Best Non-Father – Uncle Ben (Spider-Man)
“With Great Power comes Great Responsibility.” No other phrase in comics is as recognizable. And it comes from Peter Parker’s Uncle Ben. Unfortunately Peter would only understand it after Ben’s death at the hands of the robber that Peter could have stopped.
Ben Parker and his wife May began looking after their nephew Peter following the deaths of his brother Richard Parker and his wife Mary Parker, Peter’s parents. Ben quickly took to the surrogate role raising Peter and trying to instill within him all the ideals that would later make Peter in to the Spider-Man we all know and love today.
Best Father to Have in a Crisis – Rick Grimes (Walking Dead)
The world is going to end sometime. It’s bound to happen. But of any of the dads on this list, the one we’d want taking care of us would have to be Rick Grimes, the main character in Robert Kirkman’s Walking Dead. When most of the world has fallen to pieces, Rick Grimes searches out his wife and son to rescue them from the mobile corpses that have an unending hunger for their brains (and pretty much everything else edible on them).
Rick teaches his seven year old son Carl self-defense. Not karate. Not tai kwan do. He instead gives his son a gun. Now that’s parenting. He makes sure his son knows that you need to get a head shot to ensure the kill. Rick ends up leading a band of survivors, along with his wife and son, in an effort to survive the plague that has overcome the world.
And to top it off, Rick has been able to keep himself and his son alive with only one hand after his had recently been chopped off. Sure his wife and newborn baby were killed off in an attack from hostile neighbors, but he’s kept Carl alive and batting .500 with your kids is still pretty impressive at the end of the world.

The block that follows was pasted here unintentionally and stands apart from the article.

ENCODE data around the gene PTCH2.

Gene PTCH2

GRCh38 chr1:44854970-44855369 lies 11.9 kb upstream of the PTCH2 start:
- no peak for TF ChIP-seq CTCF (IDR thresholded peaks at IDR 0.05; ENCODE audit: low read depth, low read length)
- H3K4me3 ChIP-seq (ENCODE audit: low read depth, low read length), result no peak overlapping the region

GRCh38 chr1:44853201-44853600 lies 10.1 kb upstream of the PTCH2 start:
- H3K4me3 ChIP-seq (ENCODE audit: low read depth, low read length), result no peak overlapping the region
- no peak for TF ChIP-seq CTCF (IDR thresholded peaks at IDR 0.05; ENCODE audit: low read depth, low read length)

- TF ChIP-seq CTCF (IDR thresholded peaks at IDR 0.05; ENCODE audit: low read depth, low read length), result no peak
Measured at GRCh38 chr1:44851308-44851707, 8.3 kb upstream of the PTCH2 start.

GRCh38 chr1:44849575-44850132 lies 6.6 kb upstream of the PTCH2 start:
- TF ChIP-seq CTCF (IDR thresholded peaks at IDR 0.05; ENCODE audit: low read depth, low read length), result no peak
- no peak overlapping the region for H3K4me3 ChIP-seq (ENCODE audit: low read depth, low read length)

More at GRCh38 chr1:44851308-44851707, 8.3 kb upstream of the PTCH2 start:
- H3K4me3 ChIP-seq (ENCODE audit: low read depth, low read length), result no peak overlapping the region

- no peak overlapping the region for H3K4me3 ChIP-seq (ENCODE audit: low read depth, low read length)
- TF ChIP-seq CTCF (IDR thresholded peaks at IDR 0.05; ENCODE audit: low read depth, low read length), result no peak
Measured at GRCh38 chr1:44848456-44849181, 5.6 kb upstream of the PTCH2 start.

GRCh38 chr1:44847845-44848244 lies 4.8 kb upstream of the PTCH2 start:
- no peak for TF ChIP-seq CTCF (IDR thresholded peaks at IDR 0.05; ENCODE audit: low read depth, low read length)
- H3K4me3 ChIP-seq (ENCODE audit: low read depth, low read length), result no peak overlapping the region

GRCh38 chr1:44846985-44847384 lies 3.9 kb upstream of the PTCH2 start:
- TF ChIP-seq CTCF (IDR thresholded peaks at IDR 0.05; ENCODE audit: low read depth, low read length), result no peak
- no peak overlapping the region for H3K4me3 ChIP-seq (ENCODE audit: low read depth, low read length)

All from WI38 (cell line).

Worst Father / Son Relationship – Wolverine / Daken (X-Men)
When you hear “daddy issues” in comics, no one better represents this than Daken. The long lost son of Wolverine who inherited his father’s killer instinct, razor sharp claws and unfortunate taste in hairstyles has recently come in to the fold and he’s done so in a big way. Not only has he repeatedly come close to offing his near indestructible father who he blames for the death of his mother, he has gone as far as having his wrist claw laced with adamantium so he can finally get the job done.
And of course, instead of settling the grudge when he found out his father wasn’t responsible for his mother’s death, he turned his back on Wolverine and donned one of his father’s old costumes to become Norman Osborn’s Wolverine on the Dark Avengers team. Now, he can be a ruthless killer and have government backing at the same time. And of course, any chance he gets, he is ready to take it to the dad who has failed over and over again at saving him.
Biggest Influence on His Son Becoming a Superhero – Thomas Wayne (Batman)
Probably the most directly influential on his son becoming a superhero would be Bruce Wayne’s father Thomas. A well respected surgeon and heir to the Wayne family fortune, he and his wife were shot and killed by a mugger leaving the theater one night in front of their son.
This murder would lead Bruce to take up the training and invest much of his family’s fortune in to turning himself in to the Batman. As afraid as he was that night, Batman would vow to do everything in his power to stop crimes like that from occurring again to save others from the loss he suffered that night.
While there are tons more dads in comics, some great and some not so great, we couldn’t possibly go through them all here. If we did, what would we have to write about next father’s day? But until then, make sure to do something special for your father. Without them, you wouldn’t be here… unless you were some weird science experiment created by all female scientists.